Inside sources say that Edwards traded his vote for a commitment from the leadership to back this design and to put aside the money for the effort. And frankly, Dawnna Dukes isn't someone I distrust and she's not one to fight a monument to African Americans.

This is bizarre, to say the least, and further proves Al Edwards' uselessness in our party. Edwards might want to watch his back, and if he doubts he can be taken out Ron Wilson might offer a few words of advice...

Update: [Byron here - I second everything that Andrew says here, and wanted to add on a few links to the post].

From Greg's Opinion, here and here.

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On a Lighter Note...

By Byron LaMasters

To venture off on to another topic aside from human vegtables and abortion, Rep. Al Edwards is certainly making news this week. This time, he's worried about high school cheerleaders "shaking their behinds". The Statesman reports:

The Friday night lights in Texas could soon be without bumpin' and grindin' cheerleaders. Legislation filed by Rep. Al Edwards, D-Houston, would put an end to "sexually suggestive" performances at athletic events and other extracurricular competitions.

"It's just too sexually oriented, you know, the way they're shaking their behinds and going on, breaking it down," said Edwards, a 26-year veteran of the Texas House. "And then we say to them, 'don't get involved in sex unless it's marriage or love, it's dangerous out there' and yet the teachers and directors are helping them go through those kind of gyrations."

Under Edwards' bill, if a school district knowingly permits such a performance, funds from the state would be reduced in an amount to be determined by the education commissioner.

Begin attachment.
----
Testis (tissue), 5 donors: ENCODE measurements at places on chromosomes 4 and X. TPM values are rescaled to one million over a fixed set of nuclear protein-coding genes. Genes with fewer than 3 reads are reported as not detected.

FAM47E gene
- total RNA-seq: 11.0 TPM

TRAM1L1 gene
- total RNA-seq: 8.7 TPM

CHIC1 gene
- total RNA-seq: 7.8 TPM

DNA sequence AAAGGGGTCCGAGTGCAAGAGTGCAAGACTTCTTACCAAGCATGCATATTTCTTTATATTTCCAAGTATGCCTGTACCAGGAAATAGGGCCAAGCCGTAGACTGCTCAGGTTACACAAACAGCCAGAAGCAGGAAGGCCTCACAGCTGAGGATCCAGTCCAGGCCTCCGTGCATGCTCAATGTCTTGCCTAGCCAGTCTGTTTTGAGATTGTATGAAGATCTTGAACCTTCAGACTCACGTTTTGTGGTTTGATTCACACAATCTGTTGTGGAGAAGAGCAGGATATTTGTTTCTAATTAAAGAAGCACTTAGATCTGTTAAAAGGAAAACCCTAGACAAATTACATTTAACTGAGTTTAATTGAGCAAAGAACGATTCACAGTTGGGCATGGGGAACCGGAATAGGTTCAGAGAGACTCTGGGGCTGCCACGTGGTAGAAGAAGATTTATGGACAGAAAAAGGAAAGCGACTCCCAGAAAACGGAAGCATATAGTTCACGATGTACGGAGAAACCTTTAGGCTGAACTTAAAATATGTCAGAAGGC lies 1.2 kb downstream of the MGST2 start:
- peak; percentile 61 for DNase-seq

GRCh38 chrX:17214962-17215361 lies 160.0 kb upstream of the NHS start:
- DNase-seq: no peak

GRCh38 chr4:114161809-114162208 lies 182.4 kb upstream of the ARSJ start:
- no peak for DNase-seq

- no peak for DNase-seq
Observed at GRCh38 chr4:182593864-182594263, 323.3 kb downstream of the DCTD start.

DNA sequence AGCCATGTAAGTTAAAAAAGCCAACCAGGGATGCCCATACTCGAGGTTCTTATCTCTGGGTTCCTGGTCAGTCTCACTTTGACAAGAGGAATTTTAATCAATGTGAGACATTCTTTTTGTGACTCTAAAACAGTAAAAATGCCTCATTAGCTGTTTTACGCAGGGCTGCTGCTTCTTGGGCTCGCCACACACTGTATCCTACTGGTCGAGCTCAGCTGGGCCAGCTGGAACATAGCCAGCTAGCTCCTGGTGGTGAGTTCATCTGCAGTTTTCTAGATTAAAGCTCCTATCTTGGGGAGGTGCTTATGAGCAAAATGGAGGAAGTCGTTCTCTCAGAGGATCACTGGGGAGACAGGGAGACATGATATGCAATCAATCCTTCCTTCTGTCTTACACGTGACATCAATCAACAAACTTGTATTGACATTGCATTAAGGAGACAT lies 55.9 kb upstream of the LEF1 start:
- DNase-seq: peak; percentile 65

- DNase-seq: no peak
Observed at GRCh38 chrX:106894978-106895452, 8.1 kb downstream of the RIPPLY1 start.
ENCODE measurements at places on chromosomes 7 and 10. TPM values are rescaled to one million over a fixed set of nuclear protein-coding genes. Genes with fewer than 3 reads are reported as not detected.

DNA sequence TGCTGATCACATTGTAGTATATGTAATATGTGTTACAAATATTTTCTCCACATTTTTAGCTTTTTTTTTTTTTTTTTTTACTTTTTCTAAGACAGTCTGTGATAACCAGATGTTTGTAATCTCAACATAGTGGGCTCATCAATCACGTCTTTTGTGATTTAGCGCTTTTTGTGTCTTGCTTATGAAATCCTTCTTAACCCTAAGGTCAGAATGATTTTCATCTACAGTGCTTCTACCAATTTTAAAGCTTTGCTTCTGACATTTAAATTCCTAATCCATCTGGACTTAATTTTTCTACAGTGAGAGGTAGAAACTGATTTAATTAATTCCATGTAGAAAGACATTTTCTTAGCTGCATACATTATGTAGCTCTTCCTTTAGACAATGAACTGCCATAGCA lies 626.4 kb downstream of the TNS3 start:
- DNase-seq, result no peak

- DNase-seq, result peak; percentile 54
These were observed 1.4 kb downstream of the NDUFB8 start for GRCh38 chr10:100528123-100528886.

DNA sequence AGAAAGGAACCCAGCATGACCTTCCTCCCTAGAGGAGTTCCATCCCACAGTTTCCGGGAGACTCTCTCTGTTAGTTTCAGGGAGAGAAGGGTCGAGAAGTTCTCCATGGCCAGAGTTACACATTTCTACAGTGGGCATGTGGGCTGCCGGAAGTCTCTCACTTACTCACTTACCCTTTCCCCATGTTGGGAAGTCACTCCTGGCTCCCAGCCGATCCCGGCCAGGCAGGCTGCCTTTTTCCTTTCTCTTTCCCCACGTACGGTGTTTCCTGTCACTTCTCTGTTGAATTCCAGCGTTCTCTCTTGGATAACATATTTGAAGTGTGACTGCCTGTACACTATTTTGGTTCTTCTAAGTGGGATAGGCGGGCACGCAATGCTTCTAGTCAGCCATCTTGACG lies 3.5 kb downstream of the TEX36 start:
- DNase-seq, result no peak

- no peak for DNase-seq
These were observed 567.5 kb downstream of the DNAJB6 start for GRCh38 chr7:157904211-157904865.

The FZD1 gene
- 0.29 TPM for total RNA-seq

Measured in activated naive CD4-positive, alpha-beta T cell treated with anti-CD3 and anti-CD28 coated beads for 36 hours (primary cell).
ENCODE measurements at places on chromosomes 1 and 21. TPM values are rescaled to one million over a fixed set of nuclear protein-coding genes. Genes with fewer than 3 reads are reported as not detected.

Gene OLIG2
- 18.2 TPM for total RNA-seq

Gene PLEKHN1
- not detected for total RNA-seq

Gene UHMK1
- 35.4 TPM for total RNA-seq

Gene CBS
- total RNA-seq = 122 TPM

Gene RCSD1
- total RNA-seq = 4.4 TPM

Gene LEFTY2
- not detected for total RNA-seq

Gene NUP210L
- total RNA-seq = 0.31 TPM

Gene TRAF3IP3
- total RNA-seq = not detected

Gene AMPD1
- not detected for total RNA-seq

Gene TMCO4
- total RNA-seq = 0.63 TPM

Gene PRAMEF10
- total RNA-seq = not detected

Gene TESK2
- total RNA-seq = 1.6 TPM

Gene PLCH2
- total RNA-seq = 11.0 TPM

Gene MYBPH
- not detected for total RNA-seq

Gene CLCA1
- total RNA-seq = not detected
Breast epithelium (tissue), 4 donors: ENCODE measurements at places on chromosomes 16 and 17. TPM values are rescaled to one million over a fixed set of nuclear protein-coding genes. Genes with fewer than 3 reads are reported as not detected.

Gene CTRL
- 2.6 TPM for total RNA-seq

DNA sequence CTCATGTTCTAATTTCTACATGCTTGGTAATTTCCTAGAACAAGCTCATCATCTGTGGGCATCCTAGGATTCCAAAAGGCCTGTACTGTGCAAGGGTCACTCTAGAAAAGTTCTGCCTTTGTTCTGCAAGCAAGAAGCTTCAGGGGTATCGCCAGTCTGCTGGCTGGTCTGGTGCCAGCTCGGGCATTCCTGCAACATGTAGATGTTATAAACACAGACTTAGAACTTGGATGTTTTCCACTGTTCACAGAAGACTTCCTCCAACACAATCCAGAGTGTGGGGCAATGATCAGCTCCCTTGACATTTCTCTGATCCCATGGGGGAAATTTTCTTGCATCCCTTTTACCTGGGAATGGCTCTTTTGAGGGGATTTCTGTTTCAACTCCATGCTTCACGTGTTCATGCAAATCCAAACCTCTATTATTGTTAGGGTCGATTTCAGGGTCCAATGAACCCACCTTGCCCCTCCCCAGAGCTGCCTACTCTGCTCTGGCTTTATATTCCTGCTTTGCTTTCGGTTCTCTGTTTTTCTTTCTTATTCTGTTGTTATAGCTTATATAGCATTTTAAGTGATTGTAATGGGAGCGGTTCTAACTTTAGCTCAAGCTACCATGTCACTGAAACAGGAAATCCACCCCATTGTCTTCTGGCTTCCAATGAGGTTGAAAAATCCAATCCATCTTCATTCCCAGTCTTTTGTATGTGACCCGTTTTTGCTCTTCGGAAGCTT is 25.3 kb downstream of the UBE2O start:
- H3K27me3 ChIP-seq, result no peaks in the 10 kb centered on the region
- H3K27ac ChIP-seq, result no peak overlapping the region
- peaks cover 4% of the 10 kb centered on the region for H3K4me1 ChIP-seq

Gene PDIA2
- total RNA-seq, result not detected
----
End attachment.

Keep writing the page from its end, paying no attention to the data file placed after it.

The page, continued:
Chalk one up for silly legislation. Although, from what I remember, high school cheerleading ruitines were usually pretty tame - at least compared to college and professional sports where there are usually both cheerleaders and various dance squads. I think that someone has been watching too many B-rate high school cheerleading flicks. Pink Dome has a choice picture as well.

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March 17, 2005

More Conservative Hysteria Over HB 3

By Byron LaMasters

This one, in the form of an editorial certainly crosses the line regarding appropriate discussion regarding race in the 21st century. Calling this editorial blatantly racist would be a reasonable characterization. Here are excerpts from this week's Park Cities People editorial (emphasis mine):

A Government of Pygmies

The stature of the Texas Legislature shrinks with every session

John Adams warned long ago that there never was a democracy that didn’t commit suicide. This week the state House put the gun to…Texas’ head. Whether the Texas Senate will pull the trigger is still an open question.

The finance bill passed by the House shuffles the array of taxes available to the state like a deck of cards. It adds a few dollars to public education, but then promptly adds mandates on how school districts are required to spend it. In all, it is “revenue neutral.” That is another way of saying it provides no new money.

For a moment, let’s pass over what this means to the Highland Park schools. (And it means nothing good.) Let’s see what it means to the state of Texas.

First, a few unpleasant facts. In just 10 years, Anglos will be a minority in North Texas. In North Texas. We already have the highest rate of teens giving birth in the nation. We rank second among states for child abuse, 43rd for children born into poverty, and 45th in the number of kids who graduate from high school.

If those social problems correlate to poverty, they can do nothing but get worse. Median household income — which has risen every decade since Texas was a republic — is expected to drop two percentage points a decade for the next 40 years.

At the same time, Dallas-Fort Worth will grow 55 percent, from 5.3 million to 8 million over the next 10 years.

What kind of picture does this paint?

What about this picture — huge growth, a less educated workforce, declining household income — does the Legislature not understand? [...]

The real problem is not money. Money is a tool. The real problem is mediocrity.

Robin Hood — take from the “rich” and give to the “poor” — was the liberals’ answer to school finance, and like the socialism it emulates, its end result was to discourage excellence and to flatten education to a level aimed at the lowest common denominator.